Retrospecs lets you convert images and videos so they appear as they would on a variety of home computers and consoles from the 70's, 80's and 90's. It's part image filter app, part tribute to the sort of computers I lusted after whilst pouring over copies of Byte magazine as a lad.
Retrospecs is available for iOS (it supports iPhones, iPods and iPads) and version 2 requires iOS 9 or above. (The 1.36 release will work on older devices, although it doesn't support image animations or video processing.)
A very small sample of some of the system presets and custom emulation options available in Retrospecs.
A sample of the 10+ animation effects you can apply to still images within Retrospecs. (Click thumbnails to view.)
A few examples of videos processed in Retrospecs. (Click thumbnails to view.)
Whilst experimentation is often the key to getting the best results, here's some tips and tricks to help you get the most out of Retrospecs…
There's also a tutorial on exporting pixel art for use on native systems and creating an Apple ][ style custom emulation if you're interested in such things, although there's now a built-in Apple ][ Hi-Res mode.
Version 2.17 is now available in the App Store.
Further inside the moral crumple zone
The current system presets as of release 2.17 are:
To create a shiny new custom emulation, either hold two fingers down on the preview image in the converter (which should create a *roughly* equivalent custom emulation for you to begin customising) or select the "Custom" system and then tap "Create new emulation" under the mode tab.
The current custom emulation options as of release 2.17 are:
Bit depth palettes:
System character sets:
Custom character sets:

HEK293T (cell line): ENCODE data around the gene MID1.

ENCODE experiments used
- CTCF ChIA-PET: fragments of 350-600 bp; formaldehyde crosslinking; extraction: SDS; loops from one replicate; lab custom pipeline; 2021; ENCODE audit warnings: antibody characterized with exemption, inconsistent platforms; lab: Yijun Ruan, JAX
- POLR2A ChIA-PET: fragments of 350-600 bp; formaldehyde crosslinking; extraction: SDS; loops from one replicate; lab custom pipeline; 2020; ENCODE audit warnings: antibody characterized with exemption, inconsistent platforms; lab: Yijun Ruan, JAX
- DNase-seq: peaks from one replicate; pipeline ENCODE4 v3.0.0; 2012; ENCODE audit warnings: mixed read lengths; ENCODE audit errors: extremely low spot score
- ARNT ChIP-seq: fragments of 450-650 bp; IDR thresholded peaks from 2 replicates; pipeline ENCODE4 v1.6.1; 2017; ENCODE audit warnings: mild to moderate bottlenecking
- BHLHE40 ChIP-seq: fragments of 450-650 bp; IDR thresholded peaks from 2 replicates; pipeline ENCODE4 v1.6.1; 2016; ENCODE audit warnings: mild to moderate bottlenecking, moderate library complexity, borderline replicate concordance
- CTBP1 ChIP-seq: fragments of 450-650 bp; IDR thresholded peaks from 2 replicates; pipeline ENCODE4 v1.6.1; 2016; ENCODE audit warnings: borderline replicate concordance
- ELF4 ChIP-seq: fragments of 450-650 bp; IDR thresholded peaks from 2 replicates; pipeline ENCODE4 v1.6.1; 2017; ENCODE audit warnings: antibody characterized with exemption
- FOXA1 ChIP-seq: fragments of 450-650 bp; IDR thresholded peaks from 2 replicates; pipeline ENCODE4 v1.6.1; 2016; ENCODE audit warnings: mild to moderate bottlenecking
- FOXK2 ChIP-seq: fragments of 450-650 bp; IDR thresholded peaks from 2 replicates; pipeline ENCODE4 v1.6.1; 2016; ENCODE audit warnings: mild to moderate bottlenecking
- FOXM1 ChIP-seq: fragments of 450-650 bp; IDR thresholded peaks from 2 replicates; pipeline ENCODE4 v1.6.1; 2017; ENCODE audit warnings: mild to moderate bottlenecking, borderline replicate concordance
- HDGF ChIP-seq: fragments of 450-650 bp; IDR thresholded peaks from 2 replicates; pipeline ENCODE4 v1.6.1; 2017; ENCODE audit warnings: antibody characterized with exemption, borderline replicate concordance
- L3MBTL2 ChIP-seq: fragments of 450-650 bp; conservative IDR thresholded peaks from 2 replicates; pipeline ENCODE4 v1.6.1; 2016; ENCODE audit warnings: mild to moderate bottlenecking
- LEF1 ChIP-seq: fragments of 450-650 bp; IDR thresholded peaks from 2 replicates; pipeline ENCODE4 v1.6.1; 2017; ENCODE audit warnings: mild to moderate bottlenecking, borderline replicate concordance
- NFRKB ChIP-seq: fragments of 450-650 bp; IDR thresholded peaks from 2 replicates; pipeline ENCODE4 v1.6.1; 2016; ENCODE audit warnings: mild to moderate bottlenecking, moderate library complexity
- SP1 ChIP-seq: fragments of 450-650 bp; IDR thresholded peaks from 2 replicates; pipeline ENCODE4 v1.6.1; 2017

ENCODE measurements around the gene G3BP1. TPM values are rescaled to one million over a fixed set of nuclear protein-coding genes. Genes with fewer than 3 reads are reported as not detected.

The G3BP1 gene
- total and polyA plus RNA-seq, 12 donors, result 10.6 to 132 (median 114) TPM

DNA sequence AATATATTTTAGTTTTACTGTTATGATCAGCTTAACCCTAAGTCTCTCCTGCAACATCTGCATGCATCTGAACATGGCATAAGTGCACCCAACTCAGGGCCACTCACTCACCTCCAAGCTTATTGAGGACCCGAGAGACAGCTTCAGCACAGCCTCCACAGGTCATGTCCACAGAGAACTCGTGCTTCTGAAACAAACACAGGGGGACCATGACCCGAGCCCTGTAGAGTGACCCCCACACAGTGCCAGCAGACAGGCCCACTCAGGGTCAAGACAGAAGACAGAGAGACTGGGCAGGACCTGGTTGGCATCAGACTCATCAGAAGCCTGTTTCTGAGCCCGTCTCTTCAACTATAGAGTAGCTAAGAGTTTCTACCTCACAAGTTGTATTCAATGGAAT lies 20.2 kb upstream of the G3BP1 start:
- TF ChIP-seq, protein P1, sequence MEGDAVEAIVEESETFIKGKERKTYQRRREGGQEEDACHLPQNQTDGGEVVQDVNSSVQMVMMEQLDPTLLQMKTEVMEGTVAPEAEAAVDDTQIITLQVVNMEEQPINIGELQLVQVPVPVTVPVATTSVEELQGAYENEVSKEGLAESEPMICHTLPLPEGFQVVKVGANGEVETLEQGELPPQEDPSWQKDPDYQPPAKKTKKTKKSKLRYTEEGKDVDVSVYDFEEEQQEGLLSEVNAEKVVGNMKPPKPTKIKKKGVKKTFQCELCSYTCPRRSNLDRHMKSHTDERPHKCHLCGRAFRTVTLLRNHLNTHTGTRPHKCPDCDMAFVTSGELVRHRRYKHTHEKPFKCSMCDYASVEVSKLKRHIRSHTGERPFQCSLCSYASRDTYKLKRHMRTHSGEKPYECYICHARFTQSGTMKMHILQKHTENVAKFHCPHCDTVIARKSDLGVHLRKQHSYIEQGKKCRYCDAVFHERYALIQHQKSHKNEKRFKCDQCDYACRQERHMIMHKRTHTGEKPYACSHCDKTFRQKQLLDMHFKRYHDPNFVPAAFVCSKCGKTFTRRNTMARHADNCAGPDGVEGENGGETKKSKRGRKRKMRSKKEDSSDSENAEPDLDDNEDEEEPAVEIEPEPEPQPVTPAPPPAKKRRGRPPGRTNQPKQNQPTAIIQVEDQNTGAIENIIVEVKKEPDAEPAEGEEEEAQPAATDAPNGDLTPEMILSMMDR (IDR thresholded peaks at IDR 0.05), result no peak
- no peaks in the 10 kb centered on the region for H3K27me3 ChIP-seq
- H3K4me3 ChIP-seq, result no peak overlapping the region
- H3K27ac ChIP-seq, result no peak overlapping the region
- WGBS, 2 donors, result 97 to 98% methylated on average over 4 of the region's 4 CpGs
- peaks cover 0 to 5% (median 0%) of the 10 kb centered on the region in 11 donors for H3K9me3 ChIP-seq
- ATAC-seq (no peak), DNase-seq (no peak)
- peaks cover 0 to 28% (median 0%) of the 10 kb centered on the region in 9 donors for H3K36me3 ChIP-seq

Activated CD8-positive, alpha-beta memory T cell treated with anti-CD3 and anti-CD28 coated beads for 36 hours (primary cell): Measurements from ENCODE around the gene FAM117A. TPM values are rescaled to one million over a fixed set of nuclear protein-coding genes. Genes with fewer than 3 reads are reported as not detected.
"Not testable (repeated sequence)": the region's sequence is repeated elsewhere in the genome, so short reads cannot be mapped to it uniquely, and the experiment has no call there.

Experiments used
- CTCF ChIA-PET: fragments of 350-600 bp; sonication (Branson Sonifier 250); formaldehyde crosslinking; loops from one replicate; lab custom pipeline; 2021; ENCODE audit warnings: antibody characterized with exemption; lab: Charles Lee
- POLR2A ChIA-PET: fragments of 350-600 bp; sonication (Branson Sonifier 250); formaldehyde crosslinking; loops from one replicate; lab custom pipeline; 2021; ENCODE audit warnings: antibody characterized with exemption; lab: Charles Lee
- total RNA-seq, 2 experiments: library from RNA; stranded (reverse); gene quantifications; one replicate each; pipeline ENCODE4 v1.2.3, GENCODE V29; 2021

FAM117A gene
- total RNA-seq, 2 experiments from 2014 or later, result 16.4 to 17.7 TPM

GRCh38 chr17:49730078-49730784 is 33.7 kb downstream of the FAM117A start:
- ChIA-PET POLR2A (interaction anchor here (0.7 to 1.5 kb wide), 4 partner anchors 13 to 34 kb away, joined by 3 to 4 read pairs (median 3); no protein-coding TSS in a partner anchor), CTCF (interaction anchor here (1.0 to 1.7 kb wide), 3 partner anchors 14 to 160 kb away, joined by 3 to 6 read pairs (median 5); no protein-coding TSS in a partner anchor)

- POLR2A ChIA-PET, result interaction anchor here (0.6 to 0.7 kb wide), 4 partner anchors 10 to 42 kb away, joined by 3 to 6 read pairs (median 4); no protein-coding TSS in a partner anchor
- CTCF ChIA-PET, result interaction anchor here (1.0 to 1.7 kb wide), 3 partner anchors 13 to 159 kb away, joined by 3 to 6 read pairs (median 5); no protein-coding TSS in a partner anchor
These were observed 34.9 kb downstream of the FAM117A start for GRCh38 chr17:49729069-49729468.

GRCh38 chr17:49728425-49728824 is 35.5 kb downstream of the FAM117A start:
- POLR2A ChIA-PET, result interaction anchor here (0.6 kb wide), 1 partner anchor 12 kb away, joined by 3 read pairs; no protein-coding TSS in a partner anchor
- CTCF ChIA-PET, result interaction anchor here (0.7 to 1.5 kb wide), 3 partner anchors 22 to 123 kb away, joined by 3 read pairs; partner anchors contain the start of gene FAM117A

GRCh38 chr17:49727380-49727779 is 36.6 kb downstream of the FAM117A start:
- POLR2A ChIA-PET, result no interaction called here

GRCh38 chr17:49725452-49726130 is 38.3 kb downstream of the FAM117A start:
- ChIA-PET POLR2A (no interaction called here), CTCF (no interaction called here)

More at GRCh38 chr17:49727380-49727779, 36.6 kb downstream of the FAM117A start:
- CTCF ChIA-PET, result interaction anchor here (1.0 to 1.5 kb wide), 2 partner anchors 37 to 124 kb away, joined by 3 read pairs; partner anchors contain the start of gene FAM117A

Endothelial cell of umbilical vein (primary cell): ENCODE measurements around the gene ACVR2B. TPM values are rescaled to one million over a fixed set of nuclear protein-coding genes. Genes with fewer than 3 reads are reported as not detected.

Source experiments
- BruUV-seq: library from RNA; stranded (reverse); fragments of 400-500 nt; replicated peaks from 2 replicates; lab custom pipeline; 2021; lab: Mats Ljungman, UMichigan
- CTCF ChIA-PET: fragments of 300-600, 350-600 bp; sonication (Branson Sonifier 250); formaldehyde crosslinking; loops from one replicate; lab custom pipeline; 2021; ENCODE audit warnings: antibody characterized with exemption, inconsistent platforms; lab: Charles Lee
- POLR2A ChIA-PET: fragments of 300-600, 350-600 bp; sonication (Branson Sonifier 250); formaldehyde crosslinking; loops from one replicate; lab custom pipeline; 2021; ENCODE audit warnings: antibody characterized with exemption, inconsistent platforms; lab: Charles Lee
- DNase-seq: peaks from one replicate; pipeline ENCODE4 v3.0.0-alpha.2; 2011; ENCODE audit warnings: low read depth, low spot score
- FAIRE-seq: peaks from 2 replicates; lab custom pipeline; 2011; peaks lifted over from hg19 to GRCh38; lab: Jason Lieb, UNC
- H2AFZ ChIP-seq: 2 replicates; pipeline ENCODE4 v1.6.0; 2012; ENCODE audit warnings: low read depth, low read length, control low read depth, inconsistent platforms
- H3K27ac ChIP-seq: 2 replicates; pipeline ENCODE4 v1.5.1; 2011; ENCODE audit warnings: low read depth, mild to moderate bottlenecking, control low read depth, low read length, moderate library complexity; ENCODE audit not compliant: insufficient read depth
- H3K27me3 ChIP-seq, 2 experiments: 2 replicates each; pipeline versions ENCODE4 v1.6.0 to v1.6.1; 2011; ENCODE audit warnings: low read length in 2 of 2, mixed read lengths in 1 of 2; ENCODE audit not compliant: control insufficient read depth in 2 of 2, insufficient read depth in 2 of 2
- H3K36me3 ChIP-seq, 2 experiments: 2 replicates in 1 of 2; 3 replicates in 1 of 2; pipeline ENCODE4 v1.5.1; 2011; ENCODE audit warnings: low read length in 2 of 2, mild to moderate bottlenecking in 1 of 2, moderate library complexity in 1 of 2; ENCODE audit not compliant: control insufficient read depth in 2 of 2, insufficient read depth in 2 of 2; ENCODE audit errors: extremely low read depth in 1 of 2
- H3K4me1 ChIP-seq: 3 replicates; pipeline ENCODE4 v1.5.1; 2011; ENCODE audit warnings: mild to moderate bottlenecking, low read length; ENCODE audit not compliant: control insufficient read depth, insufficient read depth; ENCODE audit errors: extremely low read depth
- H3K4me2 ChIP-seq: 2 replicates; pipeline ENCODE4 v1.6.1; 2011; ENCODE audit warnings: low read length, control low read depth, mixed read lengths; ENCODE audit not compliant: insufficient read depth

The idea for Retrospecs had been kicking about in my mind for a few years – the concept being part preservation/part tribute to the sort of computer systems I lusted after whilst pouring over handed down copies of Byte magazine as a lad. However, I didn't get around to implementing anything concrete until early February '14 when I roughed out some vague proof of concept algorithms.
At the time I was re-skilling between jobs (the goal being to transition between web and native app development), so I abandoned the other bits I was experimenting with and started focusing full time on the app proper. After several weeks intensive graft, the first conversion engine (the "attribute" engine, created specifically with the Sinclair ZX Spectrum in mind) was limping along natively on my trusty iPhone 4.
Fast forwarding a bit, over the following three months I threw myself into expanding the available conversion engines, added a basic user interface and by Saturday the 7th of June 2014 I'd finally submitted the first build to the Apple App Store.
Shortly after that, I was back in full time work and so Retrospecs became a strictly weekend affair - adding new engines and emulations and building out the UI until it was roughly how I initially envisaged it. (Apart from a layer of output filters including phosphor and raster effects - they're still to come. Oh, and video. And all that other stuff lurking on the to-do.)
Fast forward three and a half years (and thirty-five updates to the 1.x app) and work began on version 2 - the focus being to provide support for video processing. (Although being realistic, this was only going to be feasible on more modern devices.) After a few months working on the app, the initial release of the 2.x series was on the 13th of March, 2018.
At little over fifteen months (and ten updates to the 2.x series) later, version 2.10 of the app – complete with a new character set and palette editor was launched in the App Store on the 13th of July 2019.
On top of that, I've also spent many snatched hours of an evening completely failing to attract much of a following for the app, usually by failing to convince people to accept a promo code on Twitter. (Sorry about that.)
As I recently phrased it: